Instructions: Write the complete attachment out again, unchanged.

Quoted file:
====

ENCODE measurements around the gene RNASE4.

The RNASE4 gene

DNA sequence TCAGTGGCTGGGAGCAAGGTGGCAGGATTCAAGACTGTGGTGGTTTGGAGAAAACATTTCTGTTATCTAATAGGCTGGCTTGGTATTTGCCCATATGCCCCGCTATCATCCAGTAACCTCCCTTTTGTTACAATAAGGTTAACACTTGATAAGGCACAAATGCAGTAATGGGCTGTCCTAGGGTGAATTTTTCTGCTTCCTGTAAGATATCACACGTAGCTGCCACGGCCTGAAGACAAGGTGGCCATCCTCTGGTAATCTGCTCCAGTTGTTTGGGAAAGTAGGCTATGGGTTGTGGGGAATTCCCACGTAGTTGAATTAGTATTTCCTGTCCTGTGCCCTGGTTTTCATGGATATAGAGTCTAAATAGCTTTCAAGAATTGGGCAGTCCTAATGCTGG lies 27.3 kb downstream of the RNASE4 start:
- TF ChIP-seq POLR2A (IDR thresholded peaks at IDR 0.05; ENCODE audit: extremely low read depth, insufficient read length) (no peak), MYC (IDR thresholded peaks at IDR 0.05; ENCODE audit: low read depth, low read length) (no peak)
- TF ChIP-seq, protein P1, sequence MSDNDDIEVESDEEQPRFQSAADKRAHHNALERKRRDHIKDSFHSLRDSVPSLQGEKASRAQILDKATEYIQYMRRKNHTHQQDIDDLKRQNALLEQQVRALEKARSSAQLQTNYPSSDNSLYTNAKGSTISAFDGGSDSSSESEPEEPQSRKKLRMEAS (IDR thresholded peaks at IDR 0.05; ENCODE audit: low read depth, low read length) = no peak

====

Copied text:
ENCODE measurements around the gene RNASE4.

The RNASE4 gene

DNA sequence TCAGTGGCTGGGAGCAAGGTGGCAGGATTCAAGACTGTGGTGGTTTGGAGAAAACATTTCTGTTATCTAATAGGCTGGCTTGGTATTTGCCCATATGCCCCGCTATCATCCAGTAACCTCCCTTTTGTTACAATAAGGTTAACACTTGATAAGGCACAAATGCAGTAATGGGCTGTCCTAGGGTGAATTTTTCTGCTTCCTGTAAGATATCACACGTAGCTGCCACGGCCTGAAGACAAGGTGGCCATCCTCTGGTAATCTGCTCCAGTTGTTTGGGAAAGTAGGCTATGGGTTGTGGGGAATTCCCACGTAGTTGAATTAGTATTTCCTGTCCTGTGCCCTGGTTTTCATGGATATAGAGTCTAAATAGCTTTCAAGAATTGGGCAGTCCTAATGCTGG lies 27.3 kb downstream of the RNASE4 start:
- TF ChIP-seq POLR2A (IDR thresholded peaks at IDR 0.05; ENCODE audit: extremely low read depth, insufficient read length) (no peak), MYC (IDR thresholded peaks at IDR 0.05; ENCODE audit: low read depth, low read length) (no peak)
- TF ChIP-seq, protein P1, sequence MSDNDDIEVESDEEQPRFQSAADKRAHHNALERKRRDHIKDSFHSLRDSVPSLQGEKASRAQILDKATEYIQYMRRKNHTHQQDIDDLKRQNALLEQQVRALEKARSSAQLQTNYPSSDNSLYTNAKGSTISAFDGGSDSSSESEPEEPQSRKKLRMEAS (IDR thresholded peaks at IDR 0.05; ENCODE audit: low read depth, low read length) = no peak